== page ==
Marseillan: A mako shark washes up on a beach in Hérault, south of France

On Monday June 26, holidaymakers enjoying the beaches of Marseillan, in the Hérault region of France, witnessed a rare phenomenon: the presence of a mako shark, trapped in 30 centimetres of water. Although alerted, technicians from the marine protected area on the Agathoise coast arrived too late to save the shark. 

Mako shark ©Steven Surina - Shark Education

The Mako shark (Isurus oxyrinchus), also known as the shortfin mako, is a species of shark rarely found in the Mediterranean. It was an unexpected encounter for the holidaymakers at this Marseillan beach, who unsuccessfully tried to send the animal back out to sea.  

According to technicians at the marine protected area on the Agatha coast, this young specimen, nearly 2 metres long, showed no signs of injury or hooking. Although they are not certain, biologists believe that disease or infection may have been the cause of the shark's stranding. According to Renaud Dupuy de la Grandrive, director of the marine reserve, the team lowered the carcass into the sea "so that it could rejoin the food chain of its marine environment".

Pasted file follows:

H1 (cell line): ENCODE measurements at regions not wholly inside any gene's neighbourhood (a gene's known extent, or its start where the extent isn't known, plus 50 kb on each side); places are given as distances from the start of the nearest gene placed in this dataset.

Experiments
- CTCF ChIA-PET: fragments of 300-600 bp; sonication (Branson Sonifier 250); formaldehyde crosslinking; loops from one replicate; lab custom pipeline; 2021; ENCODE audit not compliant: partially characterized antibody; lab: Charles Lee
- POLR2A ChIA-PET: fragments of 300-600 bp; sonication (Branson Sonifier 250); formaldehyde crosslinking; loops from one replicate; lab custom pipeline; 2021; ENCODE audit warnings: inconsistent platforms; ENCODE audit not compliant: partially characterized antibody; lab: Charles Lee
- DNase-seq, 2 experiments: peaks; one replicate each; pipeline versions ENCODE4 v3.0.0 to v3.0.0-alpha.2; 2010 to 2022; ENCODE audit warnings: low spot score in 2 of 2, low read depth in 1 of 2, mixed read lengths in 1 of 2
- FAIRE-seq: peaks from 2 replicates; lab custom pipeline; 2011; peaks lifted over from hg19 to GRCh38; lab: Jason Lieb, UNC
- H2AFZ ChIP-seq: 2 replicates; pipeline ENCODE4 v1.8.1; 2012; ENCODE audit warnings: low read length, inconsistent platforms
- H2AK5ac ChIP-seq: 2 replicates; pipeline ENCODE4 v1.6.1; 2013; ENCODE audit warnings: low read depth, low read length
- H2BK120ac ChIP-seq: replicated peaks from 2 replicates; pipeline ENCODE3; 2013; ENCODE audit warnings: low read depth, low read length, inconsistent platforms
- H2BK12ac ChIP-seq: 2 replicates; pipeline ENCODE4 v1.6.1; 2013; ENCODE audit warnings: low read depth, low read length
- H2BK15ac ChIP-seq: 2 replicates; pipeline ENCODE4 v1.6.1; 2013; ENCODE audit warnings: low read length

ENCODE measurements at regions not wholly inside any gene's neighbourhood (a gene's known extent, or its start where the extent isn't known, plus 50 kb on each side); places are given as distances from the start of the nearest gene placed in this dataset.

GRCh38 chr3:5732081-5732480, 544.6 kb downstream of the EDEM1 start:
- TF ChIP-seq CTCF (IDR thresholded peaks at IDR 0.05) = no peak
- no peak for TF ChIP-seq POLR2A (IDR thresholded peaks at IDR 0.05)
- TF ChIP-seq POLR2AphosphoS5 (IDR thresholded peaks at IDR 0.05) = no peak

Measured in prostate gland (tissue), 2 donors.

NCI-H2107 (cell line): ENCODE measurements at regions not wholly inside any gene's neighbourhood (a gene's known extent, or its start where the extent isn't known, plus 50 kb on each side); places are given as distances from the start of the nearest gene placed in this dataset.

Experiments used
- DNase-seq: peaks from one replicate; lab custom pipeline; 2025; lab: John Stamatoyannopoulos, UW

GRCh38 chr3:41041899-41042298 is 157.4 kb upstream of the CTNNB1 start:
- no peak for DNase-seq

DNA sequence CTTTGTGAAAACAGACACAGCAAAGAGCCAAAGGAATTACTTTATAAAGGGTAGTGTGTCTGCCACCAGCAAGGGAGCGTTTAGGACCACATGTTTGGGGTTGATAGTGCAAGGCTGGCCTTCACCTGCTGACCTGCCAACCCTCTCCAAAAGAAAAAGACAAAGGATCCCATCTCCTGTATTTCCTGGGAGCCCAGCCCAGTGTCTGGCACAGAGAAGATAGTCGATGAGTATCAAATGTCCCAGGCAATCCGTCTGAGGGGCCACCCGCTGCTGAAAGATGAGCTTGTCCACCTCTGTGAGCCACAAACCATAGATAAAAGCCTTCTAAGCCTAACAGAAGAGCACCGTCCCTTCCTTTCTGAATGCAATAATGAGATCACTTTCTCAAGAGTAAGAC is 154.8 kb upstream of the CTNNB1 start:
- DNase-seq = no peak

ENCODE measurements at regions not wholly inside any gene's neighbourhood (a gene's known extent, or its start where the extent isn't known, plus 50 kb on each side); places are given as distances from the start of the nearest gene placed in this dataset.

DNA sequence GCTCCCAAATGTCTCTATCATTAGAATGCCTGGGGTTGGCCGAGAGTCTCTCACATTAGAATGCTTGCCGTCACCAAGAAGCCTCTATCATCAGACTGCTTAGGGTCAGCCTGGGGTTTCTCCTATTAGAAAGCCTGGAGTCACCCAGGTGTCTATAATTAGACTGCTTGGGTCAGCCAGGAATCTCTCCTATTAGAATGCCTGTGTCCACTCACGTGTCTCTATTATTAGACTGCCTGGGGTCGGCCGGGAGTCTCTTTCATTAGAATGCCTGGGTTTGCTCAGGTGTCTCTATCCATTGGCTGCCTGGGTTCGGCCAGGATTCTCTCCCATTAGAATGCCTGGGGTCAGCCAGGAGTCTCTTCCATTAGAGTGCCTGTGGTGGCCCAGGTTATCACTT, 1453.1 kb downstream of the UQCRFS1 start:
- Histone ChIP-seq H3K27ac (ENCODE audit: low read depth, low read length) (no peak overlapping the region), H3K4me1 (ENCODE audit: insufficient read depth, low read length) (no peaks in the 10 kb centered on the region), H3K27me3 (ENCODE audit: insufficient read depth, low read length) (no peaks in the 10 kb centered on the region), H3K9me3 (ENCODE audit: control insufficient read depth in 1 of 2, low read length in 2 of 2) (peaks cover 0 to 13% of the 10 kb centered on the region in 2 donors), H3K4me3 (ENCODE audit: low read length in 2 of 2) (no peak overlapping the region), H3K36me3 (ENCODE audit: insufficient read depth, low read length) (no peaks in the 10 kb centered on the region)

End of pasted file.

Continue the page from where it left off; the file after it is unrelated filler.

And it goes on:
Known for its great speed (over 50 km/h when hunting), the mako shark can live up to 30 years and measure up to 4 meters. "A majestic animal [,] at the top of the food chain and essential to the balance of our blue planet", describes Renaud Dupuy de la Grandrive. Highly prized for its meat, it is nevertheless a victim of overfishing and threatened with extinction. Its population has already fallen by almost 90%. 

1€ For The Ocean

With your donation of 1€ per month you can help fund our research and conservation projects, make a donation today and be part of the solution!

Thank you for your support of 1Ocean.

Subscribe to our newsletter